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thebattalion ● wednesday,

february 29, 2012

● serving

texas a&m since 1893

● first paper free – additional copies $1 ● © 2012 student media

The results are finally in Following appeal, Thomas McNutt and John Claybrook in runoff election Barrett House The Battalion

Roger Zhang and Robert Carpenter — THE BATTALION

Student body president candidates Thomas McNutt, left, and John Claybrook, right, will face each other in a runoff election Thursday and Friday.

A few hundred students sit patiently in front of Koldus, dividing into groups based on support of student body president candidates. In the Governance Room, a trial unfolds, pitting the McNutt campaign against the Election Commission. Then the Judicial Court deliberates. Three hours later, McNutt prevails, but now faces John Claybrook in the runoff election. The original plan to announce the election results at 8 p.m. Tuesday was postponed after an appeal was filed by the McNutt campaign against

a decision from the election commission Monday, adding an additional $450 to McNutt’s expense report for his website, bringing the total to $1,789.98 — a mere $10 shy of the allowed $1,800 budget for student body president candidates. SGA’s Judicial Court officiated the appeal. The Judicial Court ruled that the $50 value McNutt assigned to his website is not accurate, but that the Election Commission is unable to value the website at $500. Kyle Jackson, election commissioner, said the commission valued the site at $50 and See SBP on page 4

Primary results ◗ Thomas McNutt: 32 percent

◗ John Claybrook: 21 percent

◗ Drew Barber: 18 percent

◗ Jose Zelaya: 7 percent

◗ Sam Hodges: 6 percent

◗ Brody Smith: 3 percent

Student elections yield tight races, first woman yell leader candidate keeps hope Justin Mathers The Battalion Tuesday night’s election results ushered in a new generation of Texas A&M representatives, including three yell leaders, three class presidents and a Residence Hall Association president. Tuesday also gave way to a first at Texas A&M: a yell leader runoff election in which a woman candidate will be on the ballot. The RHA president-to-be, junior Mason Lanham, was elected with 58 votes in a vote featuring three write-in candidates. The newly elected junior and senior class presidents, Rachel Norman and Trent Segers, respectively, won in single candidate races. Sophomore class president Meghan De Amaral was victorious after a close race, with a difference of only 236 votes.

Yell leader elections yielded two new junior yell leaders, one returning senior yell leader and a runoff election that will decide the fate of the remaining four senior candidates. Returning senior Nelson Ingram and juniors Hunter Cook and Ryan Crawford were outright winners of the night, each capturing more than 50 percent of his respective votes. The runoff election that will determine the other two senior yell leaders will continue until the winners are announced Friday night. Campaigning will continue Wednesday, while Thursday and Friday are the designated voting days. The election will feature Drew Nelson, Hunter Skoog, Samantha Ketcham and current junior yell leader Josh Light. See Elections on page 4

inside religion | 3 Striving to find links Texas A&M’s SGA Diversity Commission will hold a “World Religion and Spirituality Symposium” Wednesday at Mays Business School. The main focus of the evening will be to link different belief systems together.

Ten-run comeback for Aggies The Aggies pulled off the biggest comeback in school history Tuesday against Northwestern State.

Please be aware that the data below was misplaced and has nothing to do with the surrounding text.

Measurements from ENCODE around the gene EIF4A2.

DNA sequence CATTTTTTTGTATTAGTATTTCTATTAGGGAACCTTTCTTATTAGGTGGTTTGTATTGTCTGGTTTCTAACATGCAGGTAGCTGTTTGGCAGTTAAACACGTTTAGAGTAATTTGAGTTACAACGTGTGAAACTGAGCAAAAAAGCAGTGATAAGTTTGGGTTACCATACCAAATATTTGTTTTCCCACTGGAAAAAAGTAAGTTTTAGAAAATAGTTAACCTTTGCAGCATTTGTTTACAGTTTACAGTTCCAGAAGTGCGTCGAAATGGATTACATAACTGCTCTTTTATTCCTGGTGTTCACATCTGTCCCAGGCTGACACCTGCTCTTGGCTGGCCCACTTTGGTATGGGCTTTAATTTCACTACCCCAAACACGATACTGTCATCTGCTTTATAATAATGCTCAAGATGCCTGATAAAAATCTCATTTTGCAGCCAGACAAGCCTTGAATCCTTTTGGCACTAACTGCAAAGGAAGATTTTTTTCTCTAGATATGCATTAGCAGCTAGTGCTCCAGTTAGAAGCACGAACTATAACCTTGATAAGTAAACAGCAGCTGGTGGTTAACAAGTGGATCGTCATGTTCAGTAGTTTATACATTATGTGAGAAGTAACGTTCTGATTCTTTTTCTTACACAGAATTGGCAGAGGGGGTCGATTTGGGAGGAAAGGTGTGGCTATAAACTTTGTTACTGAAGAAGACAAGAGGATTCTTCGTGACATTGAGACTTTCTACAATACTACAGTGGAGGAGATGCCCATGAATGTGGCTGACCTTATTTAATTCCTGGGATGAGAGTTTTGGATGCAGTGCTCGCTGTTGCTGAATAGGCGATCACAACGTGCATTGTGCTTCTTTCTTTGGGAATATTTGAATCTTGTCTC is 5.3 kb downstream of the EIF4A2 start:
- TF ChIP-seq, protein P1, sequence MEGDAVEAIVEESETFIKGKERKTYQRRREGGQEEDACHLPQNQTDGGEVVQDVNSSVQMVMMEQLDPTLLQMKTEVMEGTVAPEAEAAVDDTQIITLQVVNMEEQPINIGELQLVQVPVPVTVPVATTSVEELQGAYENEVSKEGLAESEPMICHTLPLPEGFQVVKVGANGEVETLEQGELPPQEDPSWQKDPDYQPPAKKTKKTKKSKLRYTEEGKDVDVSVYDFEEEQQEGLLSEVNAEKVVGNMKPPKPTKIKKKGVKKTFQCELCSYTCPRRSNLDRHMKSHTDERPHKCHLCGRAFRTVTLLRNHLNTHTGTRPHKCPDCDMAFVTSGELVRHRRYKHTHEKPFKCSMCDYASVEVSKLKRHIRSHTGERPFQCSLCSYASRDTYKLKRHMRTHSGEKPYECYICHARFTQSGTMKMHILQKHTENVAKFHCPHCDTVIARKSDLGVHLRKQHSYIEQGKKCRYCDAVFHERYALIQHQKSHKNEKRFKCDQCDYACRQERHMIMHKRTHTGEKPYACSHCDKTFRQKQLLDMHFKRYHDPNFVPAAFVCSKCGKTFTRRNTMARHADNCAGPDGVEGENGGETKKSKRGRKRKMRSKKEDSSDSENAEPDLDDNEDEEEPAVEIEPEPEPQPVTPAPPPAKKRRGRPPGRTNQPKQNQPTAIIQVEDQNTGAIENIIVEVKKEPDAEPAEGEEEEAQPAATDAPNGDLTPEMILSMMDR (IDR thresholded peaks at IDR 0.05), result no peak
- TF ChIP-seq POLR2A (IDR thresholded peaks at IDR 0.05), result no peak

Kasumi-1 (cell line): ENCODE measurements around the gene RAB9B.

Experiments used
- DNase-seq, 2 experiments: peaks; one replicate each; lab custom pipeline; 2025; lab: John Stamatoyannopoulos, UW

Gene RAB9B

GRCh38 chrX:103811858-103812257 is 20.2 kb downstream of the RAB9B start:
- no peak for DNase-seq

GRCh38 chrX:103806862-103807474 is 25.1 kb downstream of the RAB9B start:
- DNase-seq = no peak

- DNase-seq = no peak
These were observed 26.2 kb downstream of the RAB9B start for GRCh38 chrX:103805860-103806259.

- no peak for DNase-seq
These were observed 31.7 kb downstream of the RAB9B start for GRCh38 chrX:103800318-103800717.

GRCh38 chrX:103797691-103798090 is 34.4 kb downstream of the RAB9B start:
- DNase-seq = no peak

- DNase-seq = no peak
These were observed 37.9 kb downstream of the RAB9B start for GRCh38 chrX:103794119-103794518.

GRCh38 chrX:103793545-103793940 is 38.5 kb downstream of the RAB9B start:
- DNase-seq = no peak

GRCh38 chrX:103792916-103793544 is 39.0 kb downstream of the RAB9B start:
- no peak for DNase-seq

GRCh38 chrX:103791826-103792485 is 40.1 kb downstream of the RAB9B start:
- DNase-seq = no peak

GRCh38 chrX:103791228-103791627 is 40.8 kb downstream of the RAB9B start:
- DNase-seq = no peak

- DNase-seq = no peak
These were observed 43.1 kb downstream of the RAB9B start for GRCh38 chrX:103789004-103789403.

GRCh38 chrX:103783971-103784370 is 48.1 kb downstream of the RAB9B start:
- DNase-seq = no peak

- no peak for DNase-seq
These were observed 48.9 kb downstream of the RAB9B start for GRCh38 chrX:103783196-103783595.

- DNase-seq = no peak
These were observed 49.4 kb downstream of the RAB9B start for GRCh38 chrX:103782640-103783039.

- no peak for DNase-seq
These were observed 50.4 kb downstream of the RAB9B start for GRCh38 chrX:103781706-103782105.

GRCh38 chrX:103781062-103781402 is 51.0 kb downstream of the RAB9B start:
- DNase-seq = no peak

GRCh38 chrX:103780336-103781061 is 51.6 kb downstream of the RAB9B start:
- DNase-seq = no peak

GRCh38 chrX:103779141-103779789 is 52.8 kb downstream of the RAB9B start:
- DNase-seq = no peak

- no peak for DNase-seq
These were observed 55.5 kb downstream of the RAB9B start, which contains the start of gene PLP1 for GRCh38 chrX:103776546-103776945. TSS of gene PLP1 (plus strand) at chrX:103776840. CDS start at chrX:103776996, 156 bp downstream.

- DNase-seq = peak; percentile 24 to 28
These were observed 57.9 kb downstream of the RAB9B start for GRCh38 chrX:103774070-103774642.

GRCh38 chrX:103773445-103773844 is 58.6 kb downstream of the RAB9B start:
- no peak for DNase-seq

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Senior yell Because only one candidate, Nelson Ingram, received at least 50 percent of the total vote for senior yell leader, four candidates advanced to a runoff election for the final two spots: Drew Nelson, Hunter Skoog, Josh Light and Samantha Ketcham.


‘Five for Yell’ candidates kneel in anticipation, waiting for election results to be announced Tuesday in Academic Plaza.


conference news

Aggie smokers may be blown off-campus by fall semester

A&M, Big 12 finalize terms

Justin Mathers The Battalion Smokers at A&M might find themselves squeezed out of their last remaining strongholds on campus by Aug. 31. University administrators on campuses around the state are carefully considering tobacco-free campus policies as a result of new rules created by the Cancer Prevention Research Institute of Texas, or CPRIT. In January, CPRIT’s oversight committee adopted a policy that requires grant recipients to have policies in place prohibiting tobacco use in buildings and structures where financed research activities take place — including outdoor areas immediately adjacent to those buildings. Grant recipients must also provide smoking cessation services for community members who wish to partake. As the University of Texas

Chandler Smith

regulations are too extensive. “I would think a lot, if not most, of the buildings on campus are used in research for one way or another,” Lucky said. “I don’t think it’s fair to

The Battalion According to a Texas A&M University press release issued Tuesday, Texas A&M and the Big 12 conference have reached an agreement on withdrawal terms for the Aggies’ July 1 transition to the Southeastern Conference. In the agreed settlement between the two parties, the Big 12 will withhold approximately $12.41 million from A&M — money that would otherwise be distributed to the Aggies by the conference in fiscal year 2012. A&M expects, however, to receive some monetary benefits from the Big 12 signed television contract with Fox Sports, among other unspecified concessions. A&M’s total losses from the settlement, all considered are expected to be $9.31 million. A&M president R. Bowen Loftin said he was thankful for the way the negotiation was conducted. “We appreciate the Big 12 working with us on a quick and amicable settlement,” Loftin said in the press release. Big 12 commissioner Chuck Neinas expressed similar sentiments. “This agreement was accomplished through a collegial, respectful process among the conference, its